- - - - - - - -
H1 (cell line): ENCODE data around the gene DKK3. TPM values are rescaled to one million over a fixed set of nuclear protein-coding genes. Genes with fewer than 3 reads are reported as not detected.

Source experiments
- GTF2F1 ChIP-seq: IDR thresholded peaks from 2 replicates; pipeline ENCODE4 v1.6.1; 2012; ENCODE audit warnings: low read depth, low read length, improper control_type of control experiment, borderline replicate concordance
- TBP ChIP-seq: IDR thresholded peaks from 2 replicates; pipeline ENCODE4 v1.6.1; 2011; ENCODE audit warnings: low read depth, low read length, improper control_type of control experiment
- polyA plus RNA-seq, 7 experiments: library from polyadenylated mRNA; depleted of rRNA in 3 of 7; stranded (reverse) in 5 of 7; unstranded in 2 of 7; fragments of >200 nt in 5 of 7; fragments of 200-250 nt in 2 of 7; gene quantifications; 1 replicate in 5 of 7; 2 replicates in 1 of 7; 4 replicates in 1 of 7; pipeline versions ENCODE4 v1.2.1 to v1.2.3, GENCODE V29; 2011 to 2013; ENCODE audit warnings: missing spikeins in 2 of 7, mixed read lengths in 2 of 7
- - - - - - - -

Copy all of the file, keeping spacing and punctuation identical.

H1 (cell line): ENCODE data around the gene DKK3. TPM values are rescaled to one million over a fixed set of nuclear protein-coding genes. Genes with fewer than 3 reads are reported as not detected.

Source experiments
- GTF2F1 ChIP-seq: IDR thresholded peaks from 2 replicates; pipeline ENCODE4 v1.6.1; 2012; ENCODE audit warnings: low read depth, low read length, improper control_type of control experiment, borderline replicate concordance
- TBP ChIP-seq: IDR thresholded peaks from 2 replicates; pipeline ENCODE4 v1.6.1; 2011; ENCODE audit warnings: low read depth, low read length, improper control_type of control experiment
- polyA plus RNA-seq, 7 experiments: library from polyadenylated mRNA; depleted of rRNA in 3 of 7; stranded (reverse) in 5 of 7; unstranded in 2 of 7; fragments of >200 nt in 5 of 7; fragments of 200-250 nt in 2 of 7; gene quantifications; 1 replicate in 5 of 7; 2 replicates in 1 of 7; 4 replicates in 1 of 7; pipeline versions ENCODE4 v1.2.1 to v1.2.3, GENCODE V29; 2011 to 2013; ENCODE audit warnings: missing spikeins in 2 of 7, mixed read lengths in 2 of 7